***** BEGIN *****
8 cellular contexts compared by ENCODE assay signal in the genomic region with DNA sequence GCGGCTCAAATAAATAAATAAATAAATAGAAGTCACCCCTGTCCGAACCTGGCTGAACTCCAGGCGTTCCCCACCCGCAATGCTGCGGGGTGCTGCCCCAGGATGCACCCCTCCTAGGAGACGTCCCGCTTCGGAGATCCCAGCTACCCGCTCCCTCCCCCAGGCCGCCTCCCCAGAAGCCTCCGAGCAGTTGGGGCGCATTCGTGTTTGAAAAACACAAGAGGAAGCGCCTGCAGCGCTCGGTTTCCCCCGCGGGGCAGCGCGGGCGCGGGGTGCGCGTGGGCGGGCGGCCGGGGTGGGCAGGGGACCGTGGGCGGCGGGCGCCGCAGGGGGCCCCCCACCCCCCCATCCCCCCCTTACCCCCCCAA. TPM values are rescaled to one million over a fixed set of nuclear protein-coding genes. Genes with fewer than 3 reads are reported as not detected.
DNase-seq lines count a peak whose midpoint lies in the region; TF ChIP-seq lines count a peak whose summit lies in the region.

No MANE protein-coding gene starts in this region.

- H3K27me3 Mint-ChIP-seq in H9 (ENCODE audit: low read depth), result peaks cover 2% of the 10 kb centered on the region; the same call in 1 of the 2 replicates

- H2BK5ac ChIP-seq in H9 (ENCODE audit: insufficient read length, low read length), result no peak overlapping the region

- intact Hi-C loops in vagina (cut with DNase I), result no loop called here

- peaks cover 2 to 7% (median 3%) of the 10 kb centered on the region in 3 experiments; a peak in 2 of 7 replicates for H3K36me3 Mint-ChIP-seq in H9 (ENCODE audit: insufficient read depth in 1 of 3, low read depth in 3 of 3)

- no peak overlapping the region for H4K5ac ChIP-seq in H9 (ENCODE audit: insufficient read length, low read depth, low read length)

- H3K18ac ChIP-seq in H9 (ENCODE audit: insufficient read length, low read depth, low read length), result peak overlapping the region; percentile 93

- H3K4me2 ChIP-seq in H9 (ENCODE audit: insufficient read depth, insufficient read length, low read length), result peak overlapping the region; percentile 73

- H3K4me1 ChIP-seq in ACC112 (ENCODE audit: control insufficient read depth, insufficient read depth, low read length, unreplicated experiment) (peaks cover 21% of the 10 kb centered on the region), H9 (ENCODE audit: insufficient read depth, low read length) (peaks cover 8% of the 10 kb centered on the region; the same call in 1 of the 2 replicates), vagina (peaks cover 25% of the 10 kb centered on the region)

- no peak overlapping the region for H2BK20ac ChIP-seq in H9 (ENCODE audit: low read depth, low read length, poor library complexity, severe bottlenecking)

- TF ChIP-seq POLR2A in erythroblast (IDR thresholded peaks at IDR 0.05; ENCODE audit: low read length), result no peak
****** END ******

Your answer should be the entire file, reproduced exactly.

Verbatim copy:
8 cellular contexts compared by ENCODE assay signal in the genomic region with DNA sequence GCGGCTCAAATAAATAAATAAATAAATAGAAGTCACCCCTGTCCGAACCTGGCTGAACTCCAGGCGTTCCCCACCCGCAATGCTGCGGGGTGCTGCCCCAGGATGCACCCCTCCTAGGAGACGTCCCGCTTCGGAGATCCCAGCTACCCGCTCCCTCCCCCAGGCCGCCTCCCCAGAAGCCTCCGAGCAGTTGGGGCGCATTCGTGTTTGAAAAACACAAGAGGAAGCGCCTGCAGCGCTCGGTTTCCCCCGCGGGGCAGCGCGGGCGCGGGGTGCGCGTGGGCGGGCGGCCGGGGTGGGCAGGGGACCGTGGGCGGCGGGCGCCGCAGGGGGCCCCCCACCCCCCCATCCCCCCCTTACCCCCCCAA. TPM values are rescaled to one million over a fixed set of nuclear protein-coding genes. Genes with fewer than 3 reads are reported as not detected.
DNase-seq lines count a peak whose midpoint lies in the region; TF ChIP-seq lines count a peak whose summit lies in the region.

No MANE protein-coding gene starts in this region.

- H3K27me3 Mint-ChIP-seq in H9 (ENCODE audit: low read depth), result peaks cover 2% of the 10 kb centered on the region; the same call in 1 of the 2 replicates

- H2BK5ac ChIP-seq in H9 (ENCODE audit: insufficient read length, low read length), result no peak overlapping the region

- intact Hi-C loops in vagina (cut with DNase I), result no loop called here

- peaks cover 2 to 7% (median 3%) of the 10 kb centered on the region in 3 experiments; a peak in 2 of 7 replicates for H3K36me3 Mint-ChIP-seq in H9 (ENCODE audit: insufficient read depth in 1 of 3, low read depth in 3 of 3)

- no peak overlapping the region for H4K5ac ChIP-seq in H9 (ENCODE audit: insufficient read length, low read depth, low read length)

- H3K18ac ChIP-seq in H9 (ENCODE audit: insufficient read length, low read depth, low read length), result peak overlapping the region; percentile 93

- H3K4me2 ChIP-seq in H9 (ENCODE audit: insufficient read depth, insufficient read length, low read length), result peak overlapping the region; percentile 73

- H3K4me1 ChIP-seq in ACC112 (ENCODE audit: control insufficient read depth, insufficient read depth, low read length, unreplicated experiment) (peaks cover 21% of the 10 kb centered on the region), H9 (ENCODE audit: insufficient read depth, low read length) (peaks cover 8% of the 10 kb centered on the region; the same call in 1 of the 2 replicates), vagina (peaks cover 25% of the 10 kb centered on the region)

- no peak overlapping the region for H2BK20ac ChIP-seq in H9 (ENCODE audit: low read depth, low read length, poor library complexity, severe bottlenecking)

- TF ChIP-seq POLR2A in erythroblast (IDR thresholded peaks at IDR 0.05; ENCODE audit: low read length), result no peak